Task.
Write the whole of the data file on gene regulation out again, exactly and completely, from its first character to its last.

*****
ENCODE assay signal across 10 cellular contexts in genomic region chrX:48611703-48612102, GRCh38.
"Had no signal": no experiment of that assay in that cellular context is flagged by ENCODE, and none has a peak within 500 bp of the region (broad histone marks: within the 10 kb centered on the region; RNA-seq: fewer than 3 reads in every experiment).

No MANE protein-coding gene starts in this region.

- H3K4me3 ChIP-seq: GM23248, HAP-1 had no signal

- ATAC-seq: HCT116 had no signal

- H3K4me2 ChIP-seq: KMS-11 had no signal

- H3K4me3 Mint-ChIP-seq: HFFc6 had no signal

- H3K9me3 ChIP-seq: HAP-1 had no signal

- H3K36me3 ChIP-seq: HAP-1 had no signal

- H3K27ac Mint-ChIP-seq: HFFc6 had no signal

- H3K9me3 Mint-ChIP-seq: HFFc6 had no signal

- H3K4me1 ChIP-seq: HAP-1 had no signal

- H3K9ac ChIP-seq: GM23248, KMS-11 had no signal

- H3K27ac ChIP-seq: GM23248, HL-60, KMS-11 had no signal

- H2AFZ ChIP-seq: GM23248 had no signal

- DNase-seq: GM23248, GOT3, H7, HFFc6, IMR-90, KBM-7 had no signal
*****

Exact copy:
ENCODE assay signal across 10 cellular contexts in genomic region chrX:48611703-48612102, GRCh38.
"Had no signal": no experiment of that assay in that cellular context is flagged by ENCODE, and none has a peak within 500 bp of the region (broad histone marks: within the 10 kb centered on the region; RNA-seq: fewer than 3 reads in every experiment).

No MANE protein-coding gene starts in this region.

- H3K4me3 ChIP-seq: GM23248, HAP-1 had no signal

- ATAC-seq: HCT116 had no signal

- H3K4me2 ChIP-seq: KMS-11 had no signal

- H3K4me3 Mint-ChIP-seq: HFFc6 had no signal

- H3K9me3 ChIP-seq: HAP-1 had no signal

- H3K36me3 ChIP-seq: HAP-1 had no signal

- H3K27ac Mint-ChIP-seq: HFFc6 had no signal

- H3K9me3 Mint-ChIP-seq: HFFc6 had no signal

- H3K4me1 ChIP-seq: HAP-1 had no signal

- H3K9ac ChIP-seq: GM23248, KMS-11 had no signal

- H3K27ac ChIP-seq: GM23248, HL-60, KMS-11 had no signal

- H2AFZ ChIP-seq: GM23248 had no signal

- DNase-seq: GM23248, GOT3, H7, HFFc6, IMR-90, KBM-7 had no signal